China stocks head for worst week in over a year as small-cap woes bite

SHANGHAI, Feb 2 (Reuters) - China stocks are heading for their worst week in over a year, as a sell-off in small-caps ripples across the broader market amid a perfect storm of events including an executive's suicide, huge corporate losses and a shadow banking squeeze.

Over 40 companies suspended trading on Friday to avoid margin calls, while an increasing number of firms announced share purchase schemes by shareholders, stirring memories of a wild sell-off two years ago, when shares slumped amid fears of an economic slowdown and capital outflows.

The benchmark Shanghai Composite Index recouped early losses on Friday to edge up 0.2 percent, but was still poised to post a weekly decline of roughly 3 percent, its biggest percentage loss since December 2016.

The blue-chip index CSI300 has tumbled 2.7 percent this week.

At the epicenter is ChiNext, China's Nasdaq-style start-up board. The gauge has lost around 6 percent this week, the worst performance in 21 months.

Investor faith in small caps has been shaken following a wave of profit warnings and an eye-popping $1.8 billion annual loss flagged this week by struggling Leshi Internet, formerly seen as a ChiNext bellwether.

David Dai, general manager of Shanghai Wisdom Investment Co Ltd, said he no longer dares buy small caps amid increasing signs of "bloodbath accounting," where companies unexpectedly conduct massive write-offs during bad years to wash the books.

"There's a real danger of stepping on the landmines, as companies seem to be able to change their accounting treatment at will," Dai said.

"Many growth companies nowadays cannot even outgrow bluechips such as Moutai," he said, referring to the Chinese premium liquor maker that predicted a 58 percent profit surge in 2017.

According to an estimate by GF Securities, combined profit of ChiNext companies dropped 5.5 percent in 2017, compared with 7.8 percent growth at Chinese banks.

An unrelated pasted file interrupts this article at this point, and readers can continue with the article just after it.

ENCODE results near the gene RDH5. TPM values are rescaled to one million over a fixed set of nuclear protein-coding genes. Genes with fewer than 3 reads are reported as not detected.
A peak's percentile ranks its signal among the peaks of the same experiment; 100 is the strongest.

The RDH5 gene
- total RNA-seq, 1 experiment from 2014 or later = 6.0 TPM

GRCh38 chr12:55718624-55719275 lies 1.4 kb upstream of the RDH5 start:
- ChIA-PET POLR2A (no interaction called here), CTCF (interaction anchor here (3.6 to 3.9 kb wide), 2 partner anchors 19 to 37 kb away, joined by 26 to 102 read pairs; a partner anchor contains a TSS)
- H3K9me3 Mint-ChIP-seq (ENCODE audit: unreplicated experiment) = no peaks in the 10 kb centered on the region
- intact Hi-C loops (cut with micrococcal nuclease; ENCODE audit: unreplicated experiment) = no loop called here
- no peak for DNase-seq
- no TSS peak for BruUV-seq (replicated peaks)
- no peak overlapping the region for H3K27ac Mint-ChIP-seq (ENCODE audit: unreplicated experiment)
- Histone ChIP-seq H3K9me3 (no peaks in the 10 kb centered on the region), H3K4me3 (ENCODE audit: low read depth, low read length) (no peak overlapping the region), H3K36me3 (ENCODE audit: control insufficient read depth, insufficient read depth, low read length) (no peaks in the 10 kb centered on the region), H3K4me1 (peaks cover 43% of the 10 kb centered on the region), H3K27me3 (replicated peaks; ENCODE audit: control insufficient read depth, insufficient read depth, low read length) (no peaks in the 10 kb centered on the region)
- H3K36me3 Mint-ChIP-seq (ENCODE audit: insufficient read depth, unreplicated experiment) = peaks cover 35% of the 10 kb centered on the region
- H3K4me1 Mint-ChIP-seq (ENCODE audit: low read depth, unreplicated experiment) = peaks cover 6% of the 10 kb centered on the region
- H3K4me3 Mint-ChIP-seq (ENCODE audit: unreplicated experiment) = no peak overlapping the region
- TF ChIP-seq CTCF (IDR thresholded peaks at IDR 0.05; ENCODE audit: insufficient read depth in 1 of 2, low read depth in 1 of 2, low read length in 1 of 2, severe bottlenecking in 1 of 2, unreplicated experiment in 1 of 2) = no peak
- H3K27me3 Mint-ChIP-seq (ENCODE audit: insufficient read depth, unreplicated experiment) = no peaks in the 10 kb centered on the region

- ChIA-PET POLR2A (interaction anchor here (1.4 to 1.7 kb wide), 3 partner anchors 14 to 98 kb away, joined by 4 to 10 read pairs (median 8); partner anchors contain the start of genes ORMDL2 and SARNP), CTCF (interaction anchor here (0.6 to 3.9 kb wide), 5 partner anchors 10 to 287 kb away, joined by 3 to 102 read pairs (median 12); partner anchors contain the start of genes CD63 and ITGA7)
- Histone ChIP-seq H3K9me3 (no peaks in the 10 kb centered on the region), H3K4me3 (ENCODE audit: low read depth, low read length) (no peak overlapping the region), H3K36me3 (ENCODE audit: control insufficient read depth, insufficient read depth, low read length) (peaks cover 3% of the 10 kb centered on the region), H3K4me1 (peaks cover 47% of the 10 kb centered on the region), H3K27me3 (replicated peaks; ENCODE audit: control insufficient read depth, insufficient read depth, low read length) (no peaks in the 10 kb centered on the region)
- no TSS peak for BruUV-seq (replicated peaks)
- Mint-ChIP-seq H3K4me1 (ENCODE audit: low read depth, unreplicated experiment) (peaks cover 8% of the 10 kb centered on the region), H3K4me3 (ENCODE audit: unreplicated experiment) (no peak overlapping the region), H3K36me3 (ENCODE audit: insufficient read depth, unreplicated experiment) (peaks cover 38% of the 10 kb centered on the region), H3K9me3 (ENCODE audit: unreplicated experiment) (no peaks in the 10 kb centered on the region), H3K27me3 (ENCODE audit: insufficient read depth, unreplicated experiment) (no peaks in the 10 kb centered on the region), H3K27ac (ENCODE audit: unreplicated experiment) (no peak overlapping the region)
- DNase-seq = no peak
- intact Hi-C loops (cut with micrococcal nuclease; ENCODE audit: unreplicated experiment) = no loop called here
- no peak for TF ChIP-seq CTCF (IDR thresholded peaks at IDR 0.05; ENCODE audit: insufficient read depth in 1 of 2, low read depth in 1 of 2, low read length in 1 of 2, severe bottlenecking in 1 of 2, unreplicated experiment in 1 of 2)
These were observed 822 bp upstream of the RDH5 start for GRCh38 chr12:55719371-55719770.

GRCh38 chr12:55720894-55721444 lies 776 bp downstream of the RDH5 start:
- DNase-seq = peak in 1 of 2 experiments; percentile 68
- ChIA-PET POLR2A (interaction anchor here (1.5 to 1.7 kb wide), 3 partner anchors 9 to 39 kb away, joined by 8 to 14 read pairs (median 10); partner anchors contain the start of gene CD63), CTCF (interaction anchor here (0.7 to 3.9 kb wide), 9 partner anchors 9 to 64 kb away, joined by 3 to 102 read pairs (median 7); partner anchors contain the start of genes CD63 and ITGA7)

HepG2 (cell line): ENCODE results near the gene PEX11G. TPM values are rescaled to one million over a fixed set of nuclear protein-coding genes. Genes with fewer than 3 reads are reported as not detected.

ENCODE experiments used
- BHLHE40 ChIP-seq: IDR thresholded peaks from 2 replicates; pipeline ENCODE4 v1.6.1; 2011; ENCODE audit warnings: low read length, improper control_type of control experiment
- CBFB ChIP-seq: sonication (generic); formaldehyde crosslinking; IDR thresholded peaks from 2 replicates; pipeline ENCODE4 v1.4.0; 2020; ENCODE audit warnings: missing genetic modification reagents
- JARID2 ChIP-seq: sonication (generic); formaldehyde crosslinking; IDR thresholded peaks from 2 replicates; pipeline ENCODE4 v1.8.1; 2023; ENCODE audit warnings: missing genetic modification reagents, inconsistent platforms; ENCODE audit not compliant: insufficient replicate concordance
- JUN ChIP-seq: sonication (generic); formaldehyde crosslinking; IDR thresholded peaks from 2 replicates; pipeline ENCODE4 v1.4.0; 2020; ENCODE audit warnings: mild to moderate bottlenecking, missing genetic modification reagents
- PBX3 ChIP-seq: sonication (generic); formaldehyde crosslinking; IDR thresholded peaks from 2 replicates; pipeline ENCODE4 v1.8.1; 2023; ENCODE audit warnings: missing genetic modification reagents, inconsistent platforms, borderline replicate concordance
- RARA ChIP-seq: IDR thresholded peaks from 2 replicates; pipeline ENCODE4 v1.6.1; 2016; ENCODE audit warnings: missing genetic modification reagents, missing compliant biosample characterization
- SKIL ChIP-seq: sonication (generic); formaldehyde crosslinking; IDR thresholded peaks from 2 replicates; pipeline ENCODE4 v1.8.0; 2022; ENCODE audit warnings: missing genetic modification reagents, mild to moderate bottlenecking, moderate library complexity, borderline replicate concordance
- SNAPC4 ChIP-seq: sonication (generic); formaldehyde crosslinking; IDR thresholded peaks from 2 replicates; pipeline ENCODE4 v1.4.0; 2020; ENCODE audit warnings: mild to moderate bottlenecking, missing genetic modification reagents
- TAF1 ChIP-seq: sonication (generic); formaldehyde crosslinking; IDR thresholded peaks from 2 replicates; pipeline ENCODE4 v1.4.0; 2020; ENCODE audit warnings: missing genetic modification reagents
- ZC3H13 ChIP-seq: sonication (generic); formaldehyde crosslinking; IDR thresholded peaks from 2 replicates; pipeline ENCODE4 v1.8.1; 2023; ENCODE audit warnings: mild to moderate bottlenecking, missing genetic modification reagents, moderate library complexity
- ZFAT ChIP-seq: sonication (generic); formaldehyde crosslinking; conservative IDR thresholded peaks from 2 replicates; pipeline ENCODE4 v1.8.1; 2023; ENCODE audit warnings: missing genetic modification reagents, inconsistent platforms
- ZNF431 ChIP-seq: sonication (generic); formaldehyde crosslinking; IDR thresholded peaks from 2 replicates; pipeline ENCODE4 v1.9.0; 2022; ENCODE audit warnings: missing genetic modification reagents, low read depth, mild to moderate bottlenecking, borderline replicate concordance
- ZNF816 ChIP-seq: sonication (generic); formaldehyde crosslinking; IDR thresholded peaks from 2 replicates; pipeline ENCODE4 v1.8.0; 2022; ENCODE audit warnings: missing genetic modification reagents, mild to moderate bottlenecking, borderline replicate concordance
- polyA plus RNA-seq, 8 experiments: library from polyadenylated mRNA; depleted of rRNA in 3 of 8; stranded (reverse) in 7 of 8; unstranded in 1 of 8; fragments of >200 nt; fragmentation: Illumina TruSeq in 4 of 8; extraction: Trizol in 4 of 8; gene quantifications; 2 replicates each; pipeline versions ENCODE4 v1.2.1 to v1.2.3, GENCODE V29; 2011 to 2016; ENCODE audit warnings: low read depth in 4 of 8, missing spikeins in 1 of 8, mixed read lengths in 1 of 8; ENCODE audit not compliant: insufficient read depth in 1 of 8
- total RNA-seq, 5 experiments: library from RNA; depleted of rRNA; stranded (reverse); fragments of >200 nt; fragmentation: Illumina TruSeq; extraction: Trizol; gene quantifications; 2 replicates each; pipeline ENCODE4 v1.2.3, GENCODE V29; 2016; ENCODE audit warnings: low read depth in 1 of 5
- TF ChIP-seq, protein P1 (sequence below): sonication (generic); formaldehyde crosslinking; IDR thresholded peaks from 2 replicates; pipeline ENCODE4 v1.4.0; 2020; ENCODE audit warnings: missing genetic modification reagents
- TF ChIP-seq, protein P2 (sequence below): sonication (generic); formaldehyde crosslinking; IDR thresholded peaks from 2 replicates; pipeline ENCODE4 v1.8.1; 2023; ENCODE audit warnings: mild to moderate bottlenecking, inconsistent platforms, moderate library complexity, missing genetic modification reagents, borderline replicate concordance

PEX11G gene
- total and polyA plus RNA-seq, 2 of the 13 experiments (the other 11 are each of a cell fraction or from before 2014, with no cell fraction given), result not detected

Dai also expressed concerns over an upcoming wave of margin calls if share prices fall further, which could tighten liquidity conditions even as regulators expand their campaign to reduce risks in the financial system.

Highlighting the rippling effect, the death of Zhejiang Jindun Fans Co's Chairman Zhou Jiancan this week triggered rumors of a failed investment in Leshi, whose shares have been in a free-fall.

The company said on Thursday that Zhou's death was not related to the alleged Leshi investment.

But it disclosed that nearly all of Zhou's holdings in the company - roughly 26 percent of total shares - are pledged against loans, and that his son will be responsible for dealing with margin calls if they're triggered by further price falls.

In an apparent effort to avoid forced selling, roughly 40 companies, including Shenwu Energy Saving Co and Tainguang Zhongmao Co suspended trading on Friday following share price tumbles.

The growing list of share suspensions echoed those which were seen during the 2015 market crash, which drew criticism from global investors as to whether China was truly commited to free market reforms.

U.S. stock index compiler MSCI has complained that China is an "outlier" in having too many, and too frequent trading halts. It will include China's "A-shares" into its emerging market benchmark starting June.

According to an estimate by Sinolink Securities, as of Jan 31, 1,066 cases of margin calls had been triggered, involving shares in 608 listed firms.

Adding to the selling pressure is Beijing's stepped-up campaign against shadow banking, which is forcing the closure of many wealth management schemes.

And after sharp gains in recent weeks, many investors may be simply taking profits ahead of the long Lunar New Year holidays beginning in mid-February.

"The sell-off in Shenzhen is testing the grit and patience of investors, many of whom will collapse before dawn," Zhang Mingyu, fund manager of Shanghai JY Investment, wrote in a note to clients.

"But if you manage to wade through the swamp ahead, you can stand up on land." (Reporting by Samuel Shen and John Ruwitch; Editing by Kim Coghill)